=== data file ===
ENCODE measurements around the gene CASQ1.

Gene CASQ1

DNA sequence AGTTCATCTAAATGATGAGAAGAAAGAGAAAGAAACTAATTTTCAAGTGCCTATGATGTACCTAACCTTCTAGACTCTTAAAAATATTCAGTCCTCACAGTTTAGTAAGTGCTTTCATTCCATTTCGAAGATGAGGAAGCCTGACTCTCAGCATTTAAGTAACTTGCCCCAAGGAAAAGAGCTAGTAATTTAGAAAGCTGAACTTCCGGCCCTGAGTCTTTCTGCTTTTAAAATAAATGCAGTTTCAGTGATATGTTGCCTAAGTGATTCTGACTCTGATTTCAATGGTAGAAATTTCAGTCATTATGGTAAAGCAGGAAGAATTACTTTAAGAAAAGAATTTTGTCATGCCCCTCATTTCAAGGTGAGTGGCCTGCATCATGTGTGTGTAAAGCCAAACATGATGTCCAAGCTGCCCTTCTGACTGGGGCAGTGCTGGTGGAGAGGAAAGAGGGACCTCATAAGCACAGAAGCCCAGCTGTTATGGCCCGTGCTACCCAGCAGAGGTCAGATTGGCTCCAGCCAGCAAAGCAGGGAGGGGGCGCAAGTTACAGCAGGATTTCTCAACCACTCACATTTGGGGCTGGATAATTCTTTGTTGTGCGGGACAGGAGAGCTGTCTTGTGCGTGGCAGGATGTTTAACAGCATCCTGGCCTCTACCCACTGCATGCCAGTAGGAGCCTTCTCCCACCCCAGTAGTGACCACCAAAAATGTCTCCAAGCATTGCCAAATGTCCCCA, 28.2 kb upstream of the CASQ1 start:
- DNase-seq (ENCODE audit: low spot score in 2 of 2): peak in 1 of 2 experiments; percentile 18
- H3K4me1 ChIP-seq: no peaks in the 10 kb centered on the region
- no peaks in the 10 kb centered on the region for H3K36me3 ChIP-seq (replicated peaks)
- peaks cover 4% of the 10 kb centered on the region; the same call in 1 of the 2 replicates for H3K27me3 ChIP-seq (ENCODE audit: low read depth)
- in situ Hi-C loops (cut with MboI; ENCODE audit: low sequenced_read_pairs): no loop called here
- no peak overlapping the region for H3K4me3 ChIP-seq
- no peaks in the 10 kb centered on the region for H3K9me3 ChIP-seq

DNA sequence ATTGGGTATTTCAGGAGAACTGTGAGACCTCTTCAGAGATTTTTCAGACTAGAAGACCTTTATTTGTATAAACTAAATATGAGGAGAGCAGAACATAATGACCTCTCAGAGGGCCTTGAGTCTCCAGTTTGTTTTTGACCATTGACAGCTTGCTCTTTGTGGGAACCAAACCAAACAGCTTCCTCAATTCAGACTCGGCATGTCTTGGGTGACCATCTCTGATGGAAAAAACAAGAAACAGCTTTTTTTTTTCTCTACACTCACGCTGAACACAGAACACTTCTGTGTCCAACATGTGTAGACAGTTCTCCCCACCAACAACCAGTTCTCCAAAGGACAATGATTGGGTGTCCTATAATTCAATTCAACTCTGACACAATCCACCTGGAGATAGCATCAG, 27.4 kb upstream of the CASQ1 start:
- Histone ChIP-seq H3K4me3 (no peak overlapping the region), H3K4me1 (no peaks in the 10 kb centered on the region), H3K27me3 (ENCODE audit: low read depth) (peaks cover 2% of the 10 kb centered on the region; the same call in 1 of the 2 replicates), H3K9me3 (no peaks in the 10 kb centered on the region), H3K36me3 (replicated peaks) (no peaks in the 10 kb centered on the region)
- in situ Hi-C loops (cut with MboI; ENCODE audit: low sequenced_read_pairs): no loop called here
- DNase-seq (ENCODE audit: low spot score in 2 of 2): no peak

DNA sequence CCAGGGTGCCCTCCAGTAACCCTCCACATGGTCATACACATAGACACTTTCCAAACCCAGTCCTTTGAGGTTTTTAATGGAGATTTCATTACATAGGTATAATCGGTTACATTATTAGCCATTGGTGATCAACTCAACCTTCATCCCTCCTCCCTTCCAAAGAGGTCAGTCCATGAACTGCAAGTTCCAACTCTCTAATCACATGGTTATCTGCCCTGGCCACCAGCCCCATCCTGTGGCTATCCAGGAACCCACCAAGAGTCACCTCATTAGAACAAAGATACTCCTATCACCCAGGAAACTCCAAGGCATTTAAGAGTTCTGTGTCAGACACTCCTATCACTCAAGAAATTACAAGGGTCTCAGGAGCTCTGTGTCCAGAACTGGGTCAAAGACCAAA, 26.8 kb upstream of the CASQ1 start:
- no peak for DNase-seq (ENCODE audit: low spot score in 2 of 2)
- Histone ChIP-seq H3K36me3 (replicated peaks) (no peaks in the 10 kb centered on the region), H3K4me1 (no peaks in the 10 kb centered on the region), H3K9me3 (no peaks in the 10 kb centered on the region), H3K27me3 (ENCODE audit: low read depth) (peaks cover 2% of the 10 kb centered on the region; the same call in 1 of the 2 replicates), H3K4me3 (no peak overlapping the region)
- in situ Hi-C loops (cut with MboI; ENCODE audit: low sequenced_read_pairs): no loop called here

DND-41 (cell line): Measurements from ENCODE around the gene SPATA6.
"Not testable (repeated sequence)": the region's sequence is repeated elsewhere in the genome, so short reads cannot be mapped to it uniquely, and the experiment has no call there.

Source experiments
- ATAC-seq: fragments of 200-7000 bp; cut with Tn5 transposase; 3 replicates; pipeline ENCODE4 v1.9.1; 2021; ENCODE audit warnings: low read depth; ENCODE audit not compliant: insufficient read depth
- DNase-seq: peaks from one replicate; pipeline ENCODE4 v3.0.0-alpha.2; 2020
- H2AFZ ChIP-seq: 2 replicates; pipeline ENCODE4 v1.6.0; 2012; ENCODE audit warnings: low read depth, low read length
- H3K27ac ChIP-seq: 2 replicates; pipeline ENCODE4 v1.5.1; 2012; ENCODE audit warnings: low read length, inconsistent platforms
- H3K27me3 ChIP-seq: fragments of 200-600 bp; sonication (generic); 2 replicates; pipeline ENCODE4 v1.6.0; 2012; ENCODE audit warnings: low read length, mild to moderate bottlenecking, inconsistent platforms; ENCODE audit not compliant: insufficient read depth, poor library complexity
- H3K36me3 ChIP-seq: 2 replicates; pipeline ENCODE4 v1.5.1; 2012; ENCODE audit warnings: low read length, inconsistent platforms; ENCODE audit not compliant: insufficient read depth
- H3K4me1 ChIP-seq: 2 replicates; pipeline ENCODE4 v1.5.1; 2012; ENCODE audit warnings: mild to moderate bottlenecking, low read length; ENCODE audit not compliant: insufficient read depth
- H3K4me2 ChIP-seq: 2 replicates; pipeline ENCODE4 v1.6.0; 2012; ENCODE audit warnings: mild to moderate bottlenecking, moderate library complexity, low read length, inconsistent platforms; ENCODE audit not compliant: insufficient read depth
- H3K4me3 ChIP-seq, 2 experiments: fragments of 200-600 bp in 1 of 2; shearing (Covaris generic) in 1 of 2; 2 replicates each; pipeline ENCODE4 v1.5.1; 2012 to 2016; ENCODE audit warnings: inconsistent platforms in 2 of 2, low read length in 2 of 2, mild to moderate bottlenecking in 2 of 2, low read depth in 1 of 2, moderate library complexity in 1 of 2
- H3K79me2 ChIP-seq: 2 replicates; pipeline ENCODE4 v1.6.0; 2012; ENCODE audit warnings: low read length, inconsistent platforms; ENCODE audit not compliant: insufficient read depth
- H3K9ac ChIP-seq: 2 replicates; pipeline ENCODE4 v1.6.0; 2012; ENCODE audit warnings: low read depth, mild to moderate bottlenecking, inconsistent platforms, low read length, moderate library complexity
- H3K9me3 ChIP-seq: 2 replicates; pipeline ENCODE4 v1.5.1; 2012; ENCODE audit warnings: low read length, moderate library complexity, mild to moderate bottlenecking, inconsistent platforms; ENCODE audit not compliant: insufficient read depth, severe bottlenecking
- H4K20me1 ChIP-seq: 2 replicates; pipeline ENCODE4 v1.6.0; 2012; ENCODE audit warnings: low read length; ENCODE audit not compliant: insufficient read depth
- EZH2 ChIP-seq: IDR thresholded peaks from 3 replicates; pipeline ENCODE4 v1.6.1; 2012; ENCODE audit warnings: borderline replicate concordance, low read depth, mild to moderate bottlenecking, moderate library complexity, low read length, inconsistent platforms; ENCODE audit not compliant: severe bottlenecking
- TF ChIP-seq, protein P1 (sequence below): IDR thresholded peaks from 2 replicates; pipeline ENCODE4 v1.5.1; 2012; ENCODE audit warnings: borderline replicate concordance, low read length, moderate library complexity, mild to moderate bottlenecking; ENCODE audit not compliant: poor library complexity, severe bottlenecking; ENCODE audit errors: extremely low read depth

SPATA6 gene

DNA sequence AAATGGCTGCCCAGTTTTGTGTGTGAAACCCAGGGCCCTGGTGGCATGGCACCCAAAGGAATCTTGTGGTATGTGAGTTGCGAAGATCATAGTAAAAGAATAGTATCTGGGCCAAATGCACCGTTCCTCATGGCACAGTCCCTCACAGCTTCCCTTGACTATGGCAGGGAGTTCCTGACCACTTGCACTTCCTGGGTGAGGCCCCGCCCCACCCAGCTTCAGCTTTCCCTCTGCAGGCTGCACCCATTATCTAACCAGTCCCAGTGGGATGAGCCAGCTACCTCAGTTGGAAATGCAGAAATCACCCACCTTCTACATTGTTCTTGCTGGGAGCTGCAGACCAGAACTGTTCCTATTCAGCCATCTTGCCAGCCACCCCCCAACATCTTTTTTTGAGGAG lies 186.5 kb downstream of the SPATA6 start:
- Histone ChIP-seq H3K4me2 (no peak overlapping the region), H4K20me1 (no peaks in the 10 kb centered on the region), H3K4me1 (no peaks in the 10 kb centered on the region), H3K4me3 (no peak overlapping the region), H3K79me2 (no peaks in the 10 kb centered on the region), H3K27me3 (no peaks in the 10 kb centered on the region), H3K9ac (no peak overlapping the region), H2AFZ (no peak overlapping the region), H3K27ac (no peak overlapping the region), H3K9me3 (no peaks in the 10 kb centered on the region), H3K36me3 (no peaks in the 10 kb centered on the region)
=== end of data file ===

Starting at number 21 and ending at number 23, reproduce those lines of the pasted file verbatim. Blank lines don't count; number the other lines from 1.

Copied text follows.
Source experiments
- ATAC-seq: fragments of 200-7000 bp; cut with Tn5 transposase; 3 replicates; pipeline ENCODE4 v1.9.1; 2021; ENCODE audit warnings: low read depth; ENCODE audit not compliant: insufficient read depth
- DNase-seq: peaks from one replicate; pipeline ENCODE4 v3.0.0-alpha.2; 2020